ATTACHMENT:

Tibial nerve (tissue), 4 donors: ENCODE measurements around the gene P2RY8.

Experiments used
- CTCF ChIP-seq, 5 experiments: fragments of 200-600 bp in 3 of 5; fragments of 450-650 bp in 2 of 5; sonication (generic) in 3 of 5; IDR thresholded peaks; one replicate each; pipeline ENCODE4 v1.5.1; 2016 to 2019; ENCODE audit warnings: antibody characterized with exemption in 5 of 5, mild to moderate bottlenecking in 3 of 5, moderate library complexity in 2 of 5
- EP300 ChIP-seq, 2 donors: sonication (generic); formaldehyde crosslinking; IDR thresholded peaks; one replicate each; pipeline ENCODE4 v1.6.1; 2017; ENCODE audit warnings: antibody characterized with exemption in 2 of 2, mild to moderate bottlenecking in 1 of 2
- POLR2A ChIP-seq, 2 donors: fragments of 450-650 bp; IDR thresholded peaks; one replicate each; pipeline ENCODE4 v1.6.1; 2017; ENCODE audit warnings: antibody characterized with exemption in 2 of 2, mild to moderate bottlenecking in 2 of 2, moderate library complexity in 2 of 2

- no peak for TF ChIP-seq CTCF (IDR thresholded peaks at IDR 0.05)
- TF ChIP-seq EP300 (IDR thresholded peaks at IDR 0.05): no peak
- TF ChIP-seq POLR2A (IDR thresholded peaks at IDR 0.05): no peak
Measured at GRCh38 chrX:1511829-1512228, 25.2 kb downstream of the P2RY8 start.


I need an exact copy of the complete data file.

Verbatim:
Tibial nerve (tissue), 4 donors: ENCODE measurements around the gene P2RY8.

Experiments used
- CTCF ChIP-seq, 5 experiments: fragments of 200-600 bp in 3 of 5; fragments of 450-650 bp in 2 of 5; sonication (generic) in 3 of 5; IDR thresholded peaks; one replicate each; pipeline ENCODE4 v1.5.1; 2016 to 2019; ENCODE audit warnings: antibody characterized with exemption in 5 of 5, mild to moderate bottlenecking in 3 of 5, moderate library complexity in 2 of 5
- EP300 ChIP-seq, 2 donors: sonication (generic); formaldehyde crosslinking; IDR thresholded peaks; one replicate each; pipeline ENCODE4 v1.6.1; 2017; ENCODE audit warnings: antibody characterized with exemption in 2 of 2, mild to moderate bottlenecking in 1 of 2
- POLR2A ChIP-seq, 2 donors: fragments of 450-650 bp; IDR thresholded peaks; one replicate each; pipeline ENCODE4 v1.6.1; 2017; ENCODE audit warnings: antibody characterized with exemption in 2 of 2, mild to moderate bottlenecking in 2 of 2, moderate library complexity in 2 of 2

- no peak for TF ChIP-seq CTCF (IDR thresholded peaks at IDR 0.05)
- TF ChIP-seq EP300 (IDR thresholded peaks at IDR 0.05): no peak
- TF ChIP-seq POLR2A (IDR thresholded peaks at IDR 0.05): no peak
Measured at GRCh38 chrX:1511829-1512228, 25.2 kb downstream of the P2RY8 start.